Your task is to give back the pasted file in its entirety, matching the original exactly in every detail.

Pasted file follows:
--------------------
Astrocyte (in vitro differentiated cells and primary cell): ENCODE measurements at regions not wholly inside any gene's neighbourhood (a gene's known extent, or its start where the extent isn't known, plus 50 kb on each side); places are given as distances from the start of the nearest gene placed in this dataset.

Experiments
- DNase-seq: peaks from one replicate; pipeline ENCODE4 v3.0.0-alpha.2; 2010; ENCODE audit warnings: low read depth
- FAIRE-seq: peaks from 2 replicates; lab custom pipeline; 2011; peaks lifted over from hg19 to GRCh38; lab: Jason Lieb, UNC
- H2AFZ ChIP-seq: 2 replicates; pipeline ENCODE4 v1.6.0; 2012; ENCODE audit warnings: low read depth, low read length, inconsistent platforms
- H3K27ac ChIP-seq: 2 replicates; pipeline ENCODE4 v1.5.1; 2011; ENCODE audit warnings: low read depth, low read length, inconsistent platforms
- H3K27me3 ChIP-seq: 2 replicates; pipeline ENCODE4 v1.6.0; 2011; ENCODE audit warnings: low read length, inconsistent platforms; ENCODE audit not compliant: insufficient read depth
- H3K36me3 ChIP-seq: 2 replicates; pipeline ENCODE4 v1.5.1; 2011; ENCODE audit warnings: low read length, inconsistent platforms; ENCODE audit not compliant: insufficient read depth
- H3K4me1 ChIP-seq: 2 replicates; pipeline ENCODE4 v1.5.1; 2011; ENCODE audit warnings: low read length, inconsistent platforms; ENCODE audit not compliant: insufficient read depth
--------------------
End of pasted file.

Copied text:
Astrocyte (in vitro differentiated cells and primary cell): ENCODE measurements at regions not wholly inside any gene's neighbourhood (a gene's known extent, or its start where the extent isn't known, plus 50 kb on each side); places are given as distances from the start of the nearest gene placed in this dataset.

Experiments
- DNase-seq: peaks from one replicate; pipeline ENCODE4 v3.0.0-alpha.2; 2010; ENCODE audit warnings: low read depth
- FAIRE-seq: peaks from 2 replicates; lab custom pipeline; 2011; peaks lifted over from hg19 to GRCh38; lab: Jason Lieb, UNC
- H2AFZ ChIP-seq: 2 replicates; pipeline ENCODE4 v1.6.0; 2012; ENCODE audit warnings: low read depth, low read length, inconsistent platforms
- H3K27ac ChIP-seq: 2 replicates; pipeline ENCODE4 v1.5.1; 2011; ENCODE audit warnings: low read depth, low read length, inconsistent platforms
- H3K27me3 ChIP-seq: 2 replicates; pipeline ENCODE4 v1.6.0; 2011; ENCODE audit warnings: low read length, inconsistent platforms; ENCODE audit not compliant: insufficient read depth
- H3K36me3 ChIP-seq: 2 replicates; pipeline ENCODE4 v1.5.1; 2011; ENCODE audit warnings: low read length, inconsistent platforms; ENCODE audit not compliant: insufficient read depth
- H3K4me1 ChIP-seq: 2 replicates; pipeline ENCODE4 v1.5.1; 2011; ENCODE audit warnings: low read length, inconsistent platforms; ENCODE audit not compliant: insufficient read depth